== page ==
Cosmic Radio Station
It’s no surprise that the music of The Shifting Sands not only evokes what many think of now as “classic era” Flying Nun/Dunedin Sound bands – The Verlains, The Chills, The Clean, et al – after all Michael McLeod studied under Graham Downes at Otago University and has played in David Kilgour’s band – Kilgour returning the favour with cameos on the Shifting Sands records. But the latest album by The Sands really moves on and away from the 2B pencils and greaseproof paper. Sure, there are still (overt) references to the seaside squall of the South, those rainy-day rhythm guitar parts, and it’s impossible not to be influenced by those (choice) sounds. The closer here, a gorgeous, languid guitar-based instrumental could have been on any record Kilgour cared to place it on. But it’s here. And it sounds majestic. The comedown from a handful of cleverly written pieces before it – such as Dreaming To Keep Awake, which does the Dinosaur Jr-wants-to-be-Neil Young thing better than J Mascis has ever masked; hints too of that sound – though more the Barlow-end of Dino J – on the album’s opener, Waiting For The Sun.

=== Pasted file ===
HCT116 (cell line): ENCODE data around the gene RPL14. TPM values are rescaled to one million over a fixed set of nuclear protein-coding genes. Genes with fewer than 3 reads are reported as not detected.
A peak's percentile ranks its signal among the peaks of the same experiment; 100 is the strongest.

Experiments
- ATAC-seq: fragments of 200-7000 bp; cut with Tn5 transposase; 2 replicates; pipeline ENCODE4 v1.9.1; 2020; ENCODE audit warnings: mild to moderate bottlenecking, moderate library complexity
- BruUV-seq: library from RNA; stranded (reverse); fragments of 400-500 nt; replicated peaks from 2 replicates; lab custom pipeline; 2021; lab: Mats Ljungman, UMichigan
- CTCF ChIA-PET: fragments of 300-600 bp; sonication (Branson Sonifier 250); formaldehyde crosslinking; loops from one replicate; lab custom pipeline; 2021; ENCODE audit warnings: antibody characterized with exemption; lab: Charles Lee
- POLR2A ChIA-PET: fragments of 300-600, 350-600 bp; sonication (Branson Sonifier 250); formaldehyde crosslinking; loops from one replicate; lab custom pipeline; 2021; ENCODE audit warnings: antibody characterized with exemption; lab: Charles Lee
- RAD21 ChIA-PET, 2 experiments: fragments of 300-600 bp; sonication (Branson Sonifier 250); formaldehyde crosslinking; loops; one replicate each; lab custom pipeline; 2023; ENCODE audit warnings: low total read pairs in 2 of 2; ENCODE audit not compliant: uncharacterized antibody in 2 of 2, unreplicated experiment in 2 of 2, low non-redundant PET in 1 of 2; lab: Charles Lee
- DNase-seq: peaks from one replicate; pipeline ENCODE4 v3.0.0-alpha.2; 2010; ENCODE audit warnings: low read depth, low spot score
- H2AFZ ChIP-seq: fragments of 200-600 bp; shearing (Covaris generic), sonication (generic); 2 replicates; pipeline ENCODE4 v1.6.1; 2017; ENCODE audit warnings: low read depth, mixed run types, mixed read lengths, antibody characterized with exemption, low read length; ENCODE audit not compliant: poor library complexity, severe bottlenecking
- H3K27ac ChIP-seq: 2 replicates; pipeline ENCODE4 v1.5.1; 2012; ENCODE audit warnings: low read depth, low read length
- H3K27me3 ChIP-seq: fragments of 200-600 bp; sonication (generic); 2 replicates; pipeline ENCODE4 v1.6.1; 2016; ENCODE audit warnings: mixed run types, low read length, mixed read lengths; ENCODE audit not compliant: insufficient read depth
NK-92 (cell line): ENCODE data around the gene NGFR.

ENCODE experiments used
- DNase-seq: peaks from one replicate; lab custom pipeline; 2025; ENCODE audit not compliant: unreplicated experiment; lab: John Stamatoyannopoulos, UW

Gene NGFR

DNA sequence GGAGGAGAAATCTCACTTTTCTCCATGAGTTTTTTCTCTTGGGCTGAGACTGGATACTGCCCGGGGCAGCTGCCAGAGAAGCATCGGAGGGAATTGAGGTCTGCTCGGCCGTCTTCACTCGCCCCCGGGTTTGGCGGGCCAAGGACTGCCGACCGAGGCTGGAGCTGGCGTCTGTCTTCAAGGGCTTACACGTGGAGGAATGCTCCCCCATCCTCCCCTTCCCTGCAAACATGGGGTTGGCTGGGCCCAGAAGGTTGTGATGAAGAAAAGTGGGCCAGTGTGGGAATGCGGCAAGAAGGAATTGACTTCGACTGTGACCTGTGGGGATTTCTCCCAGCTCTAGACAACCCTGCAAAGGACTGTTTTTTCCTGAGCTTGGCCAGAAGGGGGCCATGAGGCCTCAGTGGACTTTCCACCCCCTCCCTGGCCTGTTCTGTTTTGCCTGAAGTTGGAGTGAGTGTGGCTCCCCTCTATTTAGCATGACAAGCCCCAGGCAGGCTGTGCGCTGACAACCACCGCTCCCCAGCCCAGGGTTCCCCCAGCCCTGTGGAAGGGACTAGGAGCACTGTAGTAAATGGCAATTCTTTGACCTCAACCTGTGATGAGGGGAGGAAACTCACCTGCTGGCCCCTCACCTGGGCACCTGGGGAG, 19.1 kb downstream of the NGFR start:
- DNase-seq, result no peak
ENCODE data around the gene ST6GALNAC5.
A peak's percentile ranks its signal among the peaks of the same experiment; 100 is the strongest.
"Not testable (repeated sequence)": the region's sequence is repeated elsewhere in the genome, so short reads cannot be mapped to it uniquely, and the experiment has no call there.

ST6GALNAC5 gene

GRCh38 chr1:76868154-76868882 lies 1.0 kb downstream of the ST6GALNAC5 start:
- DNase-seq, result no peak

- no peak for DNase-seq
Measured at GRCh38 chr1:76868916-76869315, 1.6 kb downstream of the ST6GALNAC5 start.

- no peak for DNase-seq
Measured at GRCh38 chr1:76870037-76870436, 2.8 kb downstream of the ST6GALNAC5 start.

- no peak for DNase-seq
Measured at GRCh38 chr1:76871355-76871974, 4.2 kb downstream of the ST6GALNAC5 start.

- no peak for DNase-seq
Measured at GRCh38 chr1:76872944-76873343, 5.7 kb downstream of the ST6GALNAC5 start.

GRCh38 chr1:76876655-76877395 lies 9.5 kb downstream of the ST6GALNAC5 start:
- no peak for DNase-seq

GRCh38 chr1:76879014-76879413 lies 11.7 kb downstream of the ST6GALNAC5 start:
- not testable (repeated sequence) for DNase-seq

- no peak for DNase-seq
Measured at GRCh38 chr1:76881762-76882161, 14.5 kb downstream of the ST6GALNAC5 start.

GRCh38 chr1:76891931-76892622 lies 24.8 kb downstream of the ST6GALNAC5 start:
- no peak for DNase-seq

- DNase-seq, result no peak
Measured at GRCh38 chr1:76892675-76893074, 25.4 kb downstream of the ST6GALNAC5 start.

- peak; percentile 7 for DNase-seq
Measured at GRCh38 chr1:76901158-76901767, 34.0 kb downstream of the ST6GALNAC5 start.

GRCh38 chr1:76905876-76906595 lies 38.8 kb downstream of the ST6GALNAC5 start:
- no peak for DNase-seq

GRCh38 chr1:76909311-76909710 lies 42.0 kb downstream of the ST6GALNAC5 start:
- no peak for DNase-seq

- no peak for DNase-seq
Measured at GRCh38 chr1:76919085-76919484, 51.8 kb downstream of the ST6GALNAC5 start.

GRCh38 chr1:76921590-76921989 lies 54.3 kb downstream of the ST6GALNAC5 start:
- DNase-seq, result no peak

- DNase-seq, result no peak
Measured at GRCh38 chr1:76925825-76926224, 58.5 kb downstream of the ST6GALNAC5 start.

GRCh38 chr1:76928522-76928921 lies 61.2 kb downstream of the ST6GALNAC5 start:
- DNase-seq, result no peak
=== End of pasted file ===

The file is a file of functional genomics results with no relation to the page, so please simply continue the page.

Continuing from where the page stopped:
Fuzzy, scuzzy pop guitars, that Noisyland magic our bands occasionally summon – this is what The Shifting Sands aesthetic seems to be, this is how it works for me. And, yes, sure, there are progressions and there are those drum parts that make you think of other bands, of other times – and mostly only bands from this land – but that’s quite okay with me. As much as All The Stars has a Bats-like gleam in its eye, it’s a great song in and of its self and – also – there are tunes like We All Fall Down which feels very second or third wave, more Superette or Stereo Bus than Bats or Chills.
The splatter-paint guitars across Making It Through might even remind of Straitjacket Fits’ glorious simmer, but what I dig the most with this album is how there’s not one track of filler. Ten songs, 39 minutes, I can spend the morning playing it on repeat. It’s a perfect sunny-day soundtrack – that’s probably what it shares (most) in common with the other great bands I’m naming here. Not so much the sound, as the feel. And the energy it gives off.
Magic album this. And much as I already loved The Shifting Sands this is a real step up. Not a foot wrong. Great stuff – I look forward to hearing the band perform this material live.